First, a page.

Similarly with the other two cat­e­gories I men­tioned. Notic­ing the dys­func­tions of the imag­i­nary-judge per­spec­tive should not make you im­me­di­ately re­move it; in­voke Ch­ester­ton’s Fence. How­ever, I would en­courage you to ex­per­i­ment with re­mov­ing the imag­i­nary third per­son from your con­ver­sa­tions, and see­ing what you do when you re­mind your­self that there’s no one look­ing over your shoulder in your pri­vate men­tal life. I think this re­lates to a larger on­tolog­i­cal shift which Val was also point­ing to­ward in In Praise of Fake Frame­works. There is no third-per­son per­spec­tive. There is no view from nowhere. This isn’t a re­jec­tion of re­duc­tion­ism, but a re­minder that we haven’t finished yet. This isn’t a re­jec­tion of the prin­ci­ples of ra­tio­nal­ity, but a re­minder that we are cre­ated already in mo­tion, and there is no ar­gu­ment so per­sua­sive it would move a rock.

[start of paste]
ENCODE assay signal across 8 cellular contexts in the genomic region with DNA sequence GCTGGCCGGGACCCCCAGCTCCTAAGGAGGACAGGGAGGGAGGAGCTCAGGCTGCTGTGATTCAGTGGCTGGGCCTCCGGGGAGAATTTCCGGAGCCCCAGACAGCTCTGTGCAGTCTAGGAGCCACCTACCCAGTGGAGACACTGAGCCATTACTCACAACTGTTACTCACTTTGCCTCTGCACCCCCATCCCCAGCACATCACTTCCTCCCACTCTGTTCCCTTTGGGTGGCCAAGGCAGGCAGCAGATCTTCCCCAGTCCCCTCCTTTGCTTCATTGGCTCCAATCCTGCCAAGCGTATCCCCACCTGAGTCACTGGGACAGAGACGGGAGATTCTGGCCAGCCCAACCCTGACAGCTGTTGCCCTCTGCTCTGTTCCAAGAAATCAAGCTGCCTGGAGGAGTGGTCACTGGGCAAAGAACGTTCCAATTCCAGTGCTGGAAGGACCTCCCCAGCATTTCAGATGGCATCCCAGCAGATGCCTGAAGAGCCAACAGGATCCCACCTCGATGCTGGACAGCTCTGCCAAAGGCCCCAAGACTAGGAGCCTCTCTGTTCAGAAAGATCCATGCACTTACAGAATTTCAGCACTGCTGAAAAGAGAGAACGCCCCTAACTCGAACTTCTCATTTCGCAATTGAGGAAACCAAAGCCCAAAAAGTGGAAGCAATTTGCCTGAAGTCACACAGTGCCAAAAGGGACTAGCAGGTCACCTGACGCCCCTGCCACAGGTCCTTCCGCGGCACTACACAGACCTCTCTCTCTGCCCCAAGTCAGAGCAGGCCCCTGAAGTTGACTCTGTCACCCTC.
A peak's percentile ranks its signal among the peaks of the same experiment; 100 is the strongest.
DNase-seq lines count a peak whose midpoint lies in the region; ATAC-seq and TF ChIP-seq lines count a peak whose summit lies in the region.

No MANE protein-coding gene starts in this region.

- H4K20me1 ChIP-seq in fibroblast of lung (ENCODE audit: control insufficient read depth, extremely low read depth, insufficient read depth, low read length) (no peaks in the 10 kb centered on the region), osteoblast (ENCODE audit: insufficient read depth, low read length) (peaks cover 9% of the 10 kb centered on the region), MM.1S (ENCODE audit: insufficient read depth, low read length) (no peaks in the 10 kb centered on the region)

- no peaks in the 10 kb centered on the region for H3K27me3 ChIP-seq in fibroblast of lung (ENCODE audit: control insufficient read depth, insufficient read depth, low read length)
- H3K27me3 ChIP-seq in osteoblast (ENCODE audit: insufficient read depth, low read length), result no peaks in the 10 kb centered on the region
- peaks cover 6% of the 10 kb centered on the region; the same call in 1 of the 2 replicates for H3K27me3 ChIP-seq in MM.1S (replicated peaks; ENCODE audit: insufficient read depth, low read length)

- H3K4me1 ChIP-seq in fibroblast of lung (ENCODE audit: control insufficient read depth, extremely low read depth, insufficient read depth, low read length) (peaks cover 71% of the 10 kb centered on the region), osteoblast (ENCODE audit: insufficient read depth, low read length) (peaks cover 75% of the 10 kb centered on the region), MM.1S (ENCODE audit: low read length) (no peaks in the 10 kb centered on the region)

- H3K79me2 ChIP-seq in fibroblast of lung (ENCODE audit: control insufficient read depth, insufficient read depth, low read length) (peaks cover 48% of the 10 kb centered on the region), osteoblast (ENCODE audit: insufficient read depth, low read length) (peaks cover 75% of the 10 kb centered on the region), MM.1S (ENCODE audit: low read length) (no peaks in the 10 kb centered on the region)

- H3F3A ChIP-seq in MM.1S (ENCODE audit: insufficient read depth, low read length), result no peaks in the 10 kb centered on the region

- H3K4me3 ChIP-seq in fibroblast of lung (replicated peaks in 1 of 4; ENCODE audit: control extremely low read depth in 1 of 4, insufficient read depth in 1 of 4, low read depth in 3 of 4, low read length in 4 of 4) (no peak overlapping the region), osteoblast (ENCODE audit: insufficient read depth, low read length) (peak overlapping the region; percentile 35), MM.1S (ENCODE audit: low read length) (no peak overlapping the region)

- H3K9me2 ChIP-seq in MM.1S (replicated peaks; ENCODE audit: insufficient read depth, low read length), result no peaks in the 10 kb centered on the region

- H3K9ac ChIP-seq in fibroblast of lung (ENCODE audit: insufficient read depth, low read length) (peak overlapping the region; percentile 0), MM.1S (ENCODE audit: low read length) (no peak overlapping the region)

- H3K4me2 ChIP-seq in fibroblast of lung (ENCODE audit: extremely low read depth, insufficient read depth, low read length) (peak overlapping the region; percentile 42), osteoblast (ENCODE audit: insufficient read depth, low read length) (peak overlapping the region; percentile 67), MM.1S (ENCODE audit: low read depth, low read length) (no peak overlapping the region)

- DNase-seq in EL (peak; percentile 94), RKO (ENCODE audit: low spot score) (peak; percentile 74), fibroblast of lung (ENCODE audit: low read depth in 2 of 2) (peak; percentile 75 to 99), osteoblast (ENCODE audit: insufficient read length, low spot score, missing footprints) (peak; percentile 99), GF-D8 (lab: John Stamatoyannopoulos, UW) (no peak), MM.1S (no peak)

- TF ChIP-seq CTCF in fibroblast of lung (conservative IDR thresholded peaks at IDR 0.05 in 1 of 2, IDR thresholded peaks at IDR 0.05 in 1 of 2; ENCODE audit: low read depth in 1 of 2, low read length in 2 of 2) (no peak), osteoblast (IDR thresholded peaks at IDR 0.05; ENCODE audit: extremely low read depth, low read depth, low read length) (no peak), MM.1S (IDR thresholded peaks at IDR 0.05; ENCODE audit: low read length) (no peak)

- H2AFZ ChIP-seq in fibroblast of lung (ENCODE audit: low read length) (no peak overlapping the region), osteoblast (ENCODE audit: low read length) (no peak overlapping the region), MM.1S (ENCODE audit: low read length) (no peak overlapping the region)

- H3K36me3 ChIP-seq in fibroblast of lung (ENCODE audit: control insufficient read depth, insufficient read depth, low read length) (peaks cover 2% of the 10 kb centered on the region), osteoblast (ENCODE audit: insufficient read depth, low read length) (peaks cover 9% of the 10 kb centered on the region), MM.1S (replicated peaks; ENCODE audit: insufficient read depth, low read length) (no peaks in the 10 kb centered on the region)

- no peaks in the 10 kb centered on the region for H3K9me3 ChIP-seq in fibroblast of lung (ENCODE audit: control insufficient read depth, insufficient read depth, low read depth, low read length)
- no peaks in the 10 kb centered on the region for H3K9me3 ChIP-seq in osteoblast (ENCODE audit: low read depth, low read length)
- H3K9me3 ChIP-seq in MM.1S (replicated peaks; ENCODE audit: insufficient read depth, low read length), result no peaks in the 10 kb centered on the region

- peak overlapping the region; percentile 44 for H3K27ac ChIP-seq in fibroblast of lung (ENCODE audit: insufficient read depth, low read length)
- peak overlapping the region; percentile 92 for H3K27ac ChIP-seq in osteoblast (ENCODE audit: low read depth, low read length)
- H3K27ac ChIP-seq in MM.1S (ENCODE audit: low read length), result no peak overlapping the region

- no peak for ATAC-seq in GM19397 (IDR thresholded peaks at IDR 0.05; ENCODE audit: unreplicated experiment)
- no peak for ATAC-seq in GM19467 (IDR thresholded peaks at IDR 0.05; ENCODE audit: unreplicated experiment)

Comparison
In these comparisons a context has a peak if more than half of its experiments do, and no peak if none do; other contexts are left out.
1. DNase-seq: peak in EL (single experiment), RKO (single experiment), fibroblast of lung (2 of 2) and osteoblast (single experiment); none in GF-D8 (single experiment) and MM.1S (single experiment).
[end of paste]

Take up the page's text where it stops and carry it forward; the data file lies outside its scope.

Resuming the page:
And, more ba­si­cally, it is a re­minder that the map is not the ter­ri­tory, be­cause hu­mans con­fuse the two by de­fault. The pic­ture in your head isn’t what’s there to be seen. Put­ting pieces of your judge­ment in­side an imag­i­nary im­par­tial judge doesn’t au­to­mat­i­cally make it true. Per­haps it does re­ally make it more trust­wor­thy—you “pro­mote” your bet­ter heuris­tics by wrap­ping them up in­side the judge, giv­ing them au­thor­ity over the rest. But, this sys­tem has its prob­lems. It can cre­ate per­verse in­cen­tives on the other parts of your mind, to please the judge in ways that let them get away with what they want. It can make you blind to other ways of be­ing. It can make you think you’ve avoided map-ter­ri­tory con­fu­sion once and for all—“See? It’s writ­ten right there on my soul: DO NOT CONFUSE MAP AND TERRITORY. It is sim­ply some­thing I don’t do.”—while re­ally pass­ing the re­spon­si­bil­ity to a spe­cial part of your map which is now al­most always con­fused for the ter­ri­tory.

So, laugh at the judge a lit­tle. Look out for your real rea­sons for think­ing and do­ing things. No­tice whether your ar­gu­ments seem tai­lored to con­vince your judge rather than the per­son in front of you. See where it leads you.